Putin eyes 4th term as Russians go to polls

Putin wins Fourth Term Presidency with Wide Margin- BellaNaija

Putin eyes 4th term as Russians go to polls

The absolute certainty of Putin's election victory means that apathy, rather than one of his seven nominal rival candidates, had been the president's biggest concern.

Russia's Central Election Commission says the turnout has exceeded 50 per cent.

Meanwhile, Communist Party candidate Pavel Grudinin is in the second place with 11.87 per cent of the vote, followed by head of the Liberal Democratic Party of Russia Vladimir Zhirinovsky with 5.73 per cent, Civil Initiative party candidate Ksenia Sobchak with 1.64 per, according to the CEC.

After 18 years in power, Putin will start a new six-year term and retain his grip on Russian Federation until 2024.

"Our thoughts will turn to the future of our great country and the future of our children", said the man who is already Russia's longest-serving leader since Stalin.

"Let's count. What, do you think I will sit (in power) until I'm 100 years old", he said, calling the question "funny".

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His opponents have called the election a farce, but his millions of fans hail the 65-year-old former KGB officer for restoring Russian greatness and defending their proud nation from a hostile outside world.

Speaking to reporters Sunday, Putin gave his most detailed public comments on the case, saying, "It's complete nonsense to imagine that anyone in Russian Federation could resort to such tricks ahead of the presidential elections and World Cup".

He announced weeks before the election that Russian Federation has developed advanced nuclear weapons capable of evading missile defences.

After voting, Mr. Kiva donned an orange clown suit and a bright green wig, and spent the day dancing outside a polling station in Moscow's working class Textilshiki neighbourhood, as music blared and vendors tempted voters with cheap groceries. Anticipating a speech by their re-elected President, crowds of flag-waving supporters began to gather Sunday evening even as voting continued in Russia's westernmost Kaliningrad region.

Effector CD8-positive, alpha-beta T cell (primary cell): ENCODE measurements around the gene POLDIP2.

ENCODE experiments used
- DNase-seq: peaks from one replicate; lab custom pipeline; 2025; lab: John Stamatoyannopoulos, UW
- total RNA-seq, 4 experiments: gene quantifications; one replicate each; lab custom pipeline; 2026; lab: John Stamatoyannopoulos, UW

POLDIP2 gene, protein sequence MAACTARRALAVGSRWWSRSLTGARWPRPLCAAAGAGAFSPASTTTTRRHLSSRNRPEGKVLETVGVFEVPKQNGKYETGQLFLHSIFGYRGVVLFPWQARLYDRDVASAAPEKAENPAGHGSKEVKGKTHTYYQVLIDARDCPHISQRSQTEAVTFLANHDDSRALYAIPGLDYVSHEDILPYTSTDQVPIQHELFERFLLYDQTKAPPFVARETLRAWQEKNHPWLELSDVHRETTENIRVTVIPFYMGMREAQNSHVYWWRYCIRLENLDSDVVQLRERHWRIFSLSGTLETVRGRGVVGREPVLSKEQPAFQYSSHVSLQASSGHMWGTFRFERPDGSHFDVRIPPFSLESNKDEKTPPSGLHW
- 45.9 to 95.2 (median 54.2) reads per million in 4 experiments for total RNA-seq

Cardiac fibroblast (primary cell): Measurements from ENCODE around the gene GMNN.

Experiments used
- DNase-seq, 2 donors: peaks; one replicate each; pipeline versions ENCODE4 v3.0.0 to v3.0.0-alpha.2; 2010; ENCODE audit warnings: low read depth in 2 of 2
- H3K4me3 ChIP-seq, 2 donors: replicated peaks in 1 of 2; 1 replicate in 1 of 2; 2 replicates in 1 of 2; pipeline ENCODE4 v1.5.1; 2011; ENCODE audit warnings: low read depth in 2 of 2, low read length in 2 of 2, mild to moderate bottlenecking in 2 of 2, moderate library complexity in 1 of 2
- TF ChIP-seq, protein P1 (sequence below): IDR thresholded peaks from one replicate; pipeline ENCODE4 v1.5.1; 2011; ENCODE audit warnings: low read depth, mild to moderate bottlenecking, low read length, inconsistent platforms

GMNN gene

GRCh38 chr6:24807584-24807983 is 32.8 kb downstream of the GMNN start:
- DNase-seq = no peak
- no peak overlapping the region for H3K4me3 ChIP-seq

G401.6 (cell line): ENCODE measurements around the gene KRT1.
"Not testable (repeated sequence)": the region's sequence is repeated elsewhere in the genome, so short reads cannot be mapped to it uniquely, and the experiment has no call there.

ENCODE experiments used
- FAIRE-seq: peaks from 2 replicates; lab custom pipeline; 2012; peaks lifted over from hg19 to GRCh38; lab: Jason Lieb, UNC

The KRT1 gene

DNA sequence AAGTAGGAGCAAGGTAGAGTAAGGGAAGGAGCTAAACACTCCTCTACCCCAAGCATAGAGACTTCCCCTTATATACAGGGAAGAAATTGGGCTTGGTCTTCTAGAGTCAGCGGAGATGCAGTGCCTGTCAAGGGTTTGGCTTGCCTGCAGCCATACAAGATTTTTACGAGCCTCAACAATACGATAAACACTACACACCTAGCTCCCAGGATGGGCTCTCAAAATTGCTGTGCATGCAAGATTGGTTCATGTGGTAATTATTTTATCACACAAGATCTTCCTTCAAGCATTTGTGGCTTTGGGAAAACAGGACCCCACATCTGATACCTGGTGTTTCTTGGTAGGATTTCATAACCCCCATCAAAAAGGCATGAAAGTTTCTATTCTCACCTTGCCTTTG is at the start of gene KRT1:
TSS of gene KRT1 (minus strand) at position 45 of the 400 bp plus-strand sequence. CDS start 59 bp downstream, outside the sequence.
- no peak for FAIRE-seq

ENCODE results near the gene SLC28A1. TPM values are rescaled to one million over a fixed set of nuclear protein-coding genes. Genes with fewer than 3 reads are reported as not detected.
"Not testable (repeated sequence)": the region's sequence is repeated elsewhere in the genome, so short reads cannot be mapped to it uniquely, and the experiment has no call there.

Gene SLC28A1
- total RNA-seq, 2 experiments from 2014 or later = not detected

As of 1500 GMT, the voter turnout stood at 59.93 per cent, slightly up from 58.3 percent in 2012, Xinhua quoted the CEC as saying.

Western sanctions on Russia imposed over Crimea and Moscow's backing of a pro-Russian separatist uprising in eastern Ukraine remain in place and have damaged the Russian economy, which only rebounded previous year after a prolonged downturn.

Russian President predicted to be elected on his fourth term
Kiev has said Russians living in Ukraine would not be able to vote as access to Moscow's diplomatic missions would be blocked. "I voted for our liberator, Putin", said Alexander Kiryukhin, a 79-year-old in the city of Simferopol, Crimea.

Election authorities said turnout nationwide Sunday was 34.7 percent at noon Moscow time.

At home, Putin must face how to groom a successor or devise a strategy to circumvent term limits, how to drive diversification in an economy still highly dependent on oil and gas, and how to improve medical care and social services in regions far removed from the cosmopolitan glitter of Moscow. There was a holiday-like atmosphere at polling stations, where voters were offered the chance to win iPhones for the best ballot box selfies, and given the chance to purchase discount food.

Most people who spoke to AFP on Sunday said they voted for Putin, praising him for restoring stability and national pride after the humiliating collapse of the Soviet Union. Independent observers and journalists reported multiple irregularities at the polls, including stuffing ballots, and physically blocking people from casting their votes. In 2008 he was replaced by Dmitry Medvedev, who named him prime minister, and then Putin was again elected president in 2012. The voters were taking pictures of the pocket calendars or leaflets that poll workers distributed, seemingly as proof of voting, he said.

Authorities also appealed to patriotic feelings by holding the vote on the anniversary of Russia's 2014 annexation of Crimea from Ukraine.

In response, London expelled 23 Russian diplomats, prompting a tit-for-tat move by Moscow.

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